log: second shot

벌레 일지 WORMDATE: L3: 1,940 – 337,679: 13 – 2,618: 78.3 % – 61.6 %

I received my second shot today. Once again, very easy. Just went in at my time, filled out my form, answered a couple questions from the doctor, got my shot, waited 15 minutes, and left. Simple. If you haven’t got your vaccine yet, go do that — if you’re lucky enough to be in a place where you can get a shot, go get a shot.

It’s just nice to get it done. Not so much on the personal protection front, though that’s nice too, but just to do my very little bit to help get those vaccination numbers up. And, in South Korea, at least, these numbers are finally getting up.

This means that we’re going to be transitioning to the Living With COVID strategy soon. Current estimate — this approach will start on November 9. As with everything else, we’ll have to wait and see. Important meetings are being held. The transition strategy is being figured out.

We’ve also had what feels like the first piece of good news in a while. South Korea has enjoyed three major holidays, one pretty much right after the other. And it seems that each one of these saw more people travelling than the last. So far, during this pandemic, that sort of thing has been disastrous. This time around, even as that happened, the new daily case numbers basically stayed level. They even started to decrease. Vaccinations work.

Of course, there’s no magic bullet and there’s a lot –A LOT– more to be done. And a lot of that work involves social measures. Sick days, reduced inequality, that sort of thing. These things have been an essential part of public health for a long time. Often these measures are the most important part of public health. We neglect them at our peril. And we often neglect these measures because many of us live in societies that prefer a sort of rah-rah technological solutionism to ever actually dealing with a problem on a social level or even admitting that it can and should be dealt with in that fashion. We’d rather do almost anything than anything that even bears a glancing resemblance to socialism. Where we act socially, it is too often on the level of policing. Our imaginations are fucked. Deeply fucked.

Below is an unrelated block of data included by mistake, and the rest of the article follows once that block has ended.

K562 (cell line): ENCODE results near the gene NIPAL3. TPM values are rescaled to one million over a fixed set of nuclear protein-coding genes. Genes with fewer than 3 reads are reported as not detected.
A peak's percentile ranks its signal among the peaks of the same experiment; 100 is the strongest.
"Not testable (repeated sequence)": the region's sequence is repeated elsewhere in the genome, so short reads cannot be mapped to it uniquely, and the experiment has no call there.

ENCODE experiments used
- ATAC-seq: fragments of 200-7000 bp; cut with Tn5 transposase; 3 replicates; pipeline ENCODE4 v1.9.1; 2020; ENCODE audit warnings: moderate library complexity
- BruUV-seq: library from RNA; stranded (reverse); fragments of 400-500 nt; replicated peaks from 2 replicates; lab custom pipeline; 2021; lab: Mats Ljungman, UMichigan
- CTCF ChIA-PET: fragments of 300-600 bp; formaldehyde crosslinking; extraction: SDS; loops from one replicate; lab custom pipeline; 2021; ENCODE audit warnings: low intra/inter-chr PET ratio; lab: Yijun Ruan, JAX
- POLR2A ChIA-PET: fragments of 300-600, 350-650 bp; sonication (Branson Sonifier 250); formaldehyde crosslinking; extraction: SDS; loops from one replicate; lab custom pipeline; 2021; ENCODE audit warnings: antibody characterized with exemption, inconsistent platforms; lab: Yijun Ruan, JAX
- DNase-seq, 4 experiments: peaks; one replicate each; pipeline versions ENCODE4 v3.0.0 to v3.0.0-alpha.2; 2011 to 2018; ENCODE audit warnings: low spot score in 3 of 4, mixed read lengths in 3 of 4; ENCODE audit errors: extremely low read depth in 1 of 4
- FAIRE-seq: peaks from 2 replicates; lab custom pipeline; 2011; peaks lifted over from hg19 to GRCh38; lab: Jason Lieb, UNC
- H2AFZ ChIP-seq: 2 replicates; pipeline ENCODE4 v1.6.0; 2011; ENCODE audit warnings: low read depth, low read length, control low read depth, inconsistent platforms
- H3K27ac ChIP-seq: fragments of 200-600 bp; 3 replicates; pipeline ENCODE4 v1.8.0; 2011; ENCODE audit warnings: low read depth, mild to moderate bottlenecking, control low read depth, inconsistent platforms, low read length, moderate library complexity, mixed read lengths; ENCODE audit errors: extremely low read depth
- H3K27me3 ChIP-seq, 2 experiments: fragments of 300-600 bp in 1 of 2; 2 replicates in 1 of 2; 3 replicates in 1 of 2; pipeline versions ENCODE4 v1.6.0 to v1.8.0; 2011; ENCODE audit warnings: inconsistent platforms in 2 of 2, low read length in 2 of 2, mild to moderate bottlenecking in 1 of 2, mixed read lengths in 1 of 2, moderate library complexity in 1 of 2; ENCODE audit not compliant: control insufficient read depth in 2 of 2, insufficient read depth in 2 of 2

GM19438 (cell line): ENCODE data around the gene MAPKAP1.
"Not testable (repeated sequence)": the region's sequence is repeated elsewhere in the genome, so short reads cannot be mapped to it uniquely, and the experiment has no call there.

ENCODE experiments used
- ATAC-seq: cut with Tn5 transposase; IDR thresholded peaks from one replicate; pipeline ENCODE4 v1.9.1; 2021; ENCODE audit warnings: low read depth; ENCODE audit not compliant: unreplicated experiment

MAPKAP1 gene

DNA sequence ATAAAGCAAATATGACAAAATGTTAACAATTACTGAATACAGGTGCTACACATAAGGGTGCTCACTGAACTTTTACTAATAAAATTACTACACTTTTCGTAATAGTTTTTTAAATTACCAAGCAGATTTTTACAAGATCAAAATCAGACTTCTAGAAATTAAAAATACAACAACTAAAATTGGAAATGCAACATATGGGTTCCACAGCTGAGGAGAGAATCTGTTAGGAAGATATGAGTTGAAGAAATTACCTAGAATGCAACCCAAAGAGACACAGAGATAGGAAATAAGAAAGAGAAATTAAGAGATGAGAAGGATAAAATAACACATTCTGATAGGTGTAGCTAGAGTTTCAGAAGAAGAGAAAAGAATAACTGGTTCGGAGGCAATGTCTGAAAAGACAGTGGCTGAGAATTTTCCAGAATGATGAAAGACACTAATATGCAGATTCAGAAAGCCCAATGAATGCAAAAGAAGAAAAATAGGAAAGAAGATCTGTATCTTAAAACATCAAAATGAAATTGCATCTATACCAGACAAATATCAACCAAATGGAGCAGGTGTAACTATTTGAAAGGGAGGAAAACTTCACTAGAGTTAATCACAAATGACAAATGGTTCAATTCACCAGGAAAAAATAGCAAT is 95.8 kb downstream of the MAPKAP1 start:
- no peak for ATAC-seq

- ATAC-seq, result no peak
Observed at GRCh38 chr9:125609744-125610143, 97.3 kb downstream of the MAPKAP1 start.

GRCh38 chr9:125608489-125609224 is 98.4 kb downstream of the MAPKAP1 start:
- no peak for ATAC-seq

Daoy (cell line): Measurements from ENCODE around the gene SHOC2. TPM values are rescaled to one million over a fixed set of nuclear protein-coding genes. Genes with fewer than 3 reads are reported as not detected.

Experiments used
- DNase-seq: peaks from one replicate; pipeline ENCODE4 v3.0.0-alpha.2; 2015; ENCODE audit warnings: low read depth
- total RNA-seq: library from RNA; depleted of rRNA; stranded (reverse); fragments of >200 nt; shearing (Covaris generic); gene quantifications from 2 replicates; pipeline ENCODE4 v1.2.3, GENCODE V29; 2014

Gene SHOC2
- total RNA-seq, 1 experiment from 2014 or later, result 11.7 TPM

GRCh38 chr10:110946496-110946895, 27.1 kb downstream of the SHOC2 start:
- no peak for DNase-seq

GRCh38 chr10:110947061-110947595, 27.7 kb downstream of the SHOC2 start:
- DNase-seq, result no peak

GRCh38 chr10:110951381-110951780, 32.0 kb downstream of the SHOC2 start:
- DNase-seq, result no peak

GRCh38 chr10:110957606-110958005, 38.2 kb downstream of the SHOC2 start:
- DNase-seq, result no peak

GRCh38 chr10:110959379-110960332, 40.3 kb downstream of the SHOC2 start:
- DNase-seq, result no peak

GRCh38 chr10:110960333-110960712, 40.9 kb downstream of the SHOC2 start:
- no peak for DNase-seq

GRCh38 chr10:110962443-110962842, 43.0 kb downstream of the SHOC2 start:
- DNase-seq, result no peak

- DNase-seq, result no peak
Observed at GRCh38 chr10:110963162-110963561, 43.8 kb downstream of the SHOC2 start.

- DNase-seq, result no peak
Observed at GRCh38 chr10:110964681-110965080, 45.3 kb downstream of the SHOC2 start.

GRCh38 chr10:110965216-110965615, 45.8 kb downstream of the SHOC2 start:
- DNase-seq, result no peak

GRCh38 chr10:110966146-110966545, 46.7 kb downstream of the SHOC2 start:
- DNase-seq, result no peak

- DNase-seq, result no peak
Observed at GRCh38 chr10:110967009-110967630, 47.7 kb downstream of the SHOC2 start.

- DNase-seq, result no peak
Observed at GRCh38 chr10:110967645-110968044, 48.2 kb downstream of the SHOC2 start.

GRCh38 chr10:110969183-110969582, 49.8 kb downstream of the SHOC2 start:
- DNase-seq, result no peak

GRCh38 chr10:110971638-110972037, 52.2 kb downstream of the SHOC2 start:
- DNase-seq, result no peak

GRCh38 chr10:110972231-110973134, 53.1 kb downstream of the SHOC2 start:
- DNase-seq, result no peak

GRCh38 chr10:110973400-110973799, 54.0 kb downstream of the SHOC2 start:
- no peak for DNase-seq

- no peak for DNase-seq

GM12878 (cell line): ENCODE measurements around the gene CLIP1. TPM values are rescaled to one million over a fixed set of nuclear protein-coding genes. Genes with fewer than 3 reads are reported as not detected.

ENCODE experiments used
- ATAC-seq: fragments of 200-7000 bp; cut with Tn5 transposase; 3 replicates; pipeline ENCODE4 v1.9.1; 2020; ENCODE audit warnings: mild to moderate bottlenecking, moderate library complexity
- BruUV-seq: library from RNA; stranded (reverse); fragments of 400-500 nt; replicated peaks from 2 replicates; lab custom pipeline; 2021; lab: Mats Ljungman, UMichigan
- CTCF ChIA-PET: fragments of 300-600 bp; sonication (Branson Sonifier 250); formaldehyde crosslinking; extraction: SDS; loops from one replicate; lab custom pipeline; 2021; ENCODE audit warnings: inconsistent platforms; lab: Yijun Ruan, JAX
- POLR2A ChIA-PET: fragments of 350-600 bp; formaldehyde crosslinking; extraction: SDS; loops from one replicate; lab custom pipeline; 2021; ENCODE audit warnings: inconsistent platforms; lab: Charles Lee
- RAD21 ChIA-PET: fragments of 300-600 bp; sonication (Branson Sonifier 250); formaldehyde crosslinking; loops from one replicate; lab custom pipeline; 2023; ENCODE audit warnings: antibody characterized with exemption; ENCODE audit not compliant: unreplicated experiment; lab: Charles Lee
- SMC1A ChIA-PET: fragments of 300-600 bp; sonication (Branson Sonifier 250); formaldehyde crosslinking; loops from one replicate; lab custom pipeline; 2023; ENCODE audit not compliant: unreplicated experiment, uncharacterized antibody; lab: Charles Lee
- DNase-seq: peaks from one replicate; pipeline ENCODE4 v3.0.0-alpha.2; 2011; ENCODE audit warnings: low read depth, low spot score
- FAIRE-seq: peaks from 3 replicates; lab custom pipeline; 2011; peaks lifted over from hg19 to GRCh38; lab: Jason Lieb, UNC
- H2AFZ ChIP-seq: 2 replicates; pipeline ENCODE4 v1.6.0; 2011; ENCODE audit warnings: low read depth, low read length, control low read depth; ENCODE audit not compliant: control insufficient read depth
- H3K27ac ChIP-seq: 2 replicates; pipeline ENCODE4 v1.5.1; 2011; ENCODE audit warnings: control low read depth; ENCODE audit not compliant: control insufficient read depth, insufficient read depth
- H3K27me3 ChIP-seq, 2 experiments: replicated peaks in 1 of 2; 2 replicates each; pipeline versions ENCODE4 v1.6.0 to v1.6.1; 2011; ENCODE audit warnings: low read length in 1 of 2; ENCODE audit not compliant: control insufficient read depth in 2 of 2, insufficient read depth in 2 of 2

It seems that much of the approach in the countries that have handled this the worst, have not just been ignoring the problem but also casting aside the social aspects of this crisis. Rather than a swiss cheese approach, they’ve favored a deranged, ever-changing, myopic hyper-focus on the new one easy trick, miracle measure. One after another. It takes a lot of things to fix a crisis. There are no magic bullets. There are no easy tricks.

Now, don’t get me wrong. Yes, of course, technology is part of the solution. Masks, vaccines, whathaveyou, these things are needed and these things work. But problems such as pandemics are a lot of problems. They require a lot of solutions. Often, you have to do many of these things at once. It’s not easy.

But you don’t need to believe a bozo like me. As a matter of fact, don’t.

Over at The Atlantic, Ed Yong says much of what I want to say and have been trying to say about this focus on magic bullet, high-tech solutions. Yong is able to say all this with much more nuance, clarity, and grace, and backup than I’m ever able to muster. I really recommend checking his article out. It’s great.

A fragment:

“We’re so focused on these high-tech solutions because they appear to be what a high-income country would do,” Alexandra Phelan, an expert on international law and global health policy at Georgetown University, told me. And indeed, the Biden administration has gone all in on vaccines, trading them off against other countermeasures, such as masks and testing, and blaming “the unvaccinated” for America’s ongoing pandemic predicament. The promise of biomedical panaceas is deeply ingrained in the U.S. psyche, but COVID should have shown that medical magic bullets lose their power when deployed in a profoundly unequal society. There are other ways of thinking about preparedness. And there are reasons those ways were lost.

To his point of ‘blaming the unvaccinated’, I’m probably about to wander into more controversial territory here but . . . I really do not like the idea of vaccine passports.

Now, don’t get me wrong, I can see why, in certain situations, these things may be used to goad people into getting vaccines. In some cases, I can see the necessity of that. Just as, if I squint, I can see that more people have died from COVID this year than last but vaccines exist so fuck them, right? I can understand the anger. Even if I think it’s often misplaced and probably will not do anyone any good at all, I get it. Like, fuck these bozos.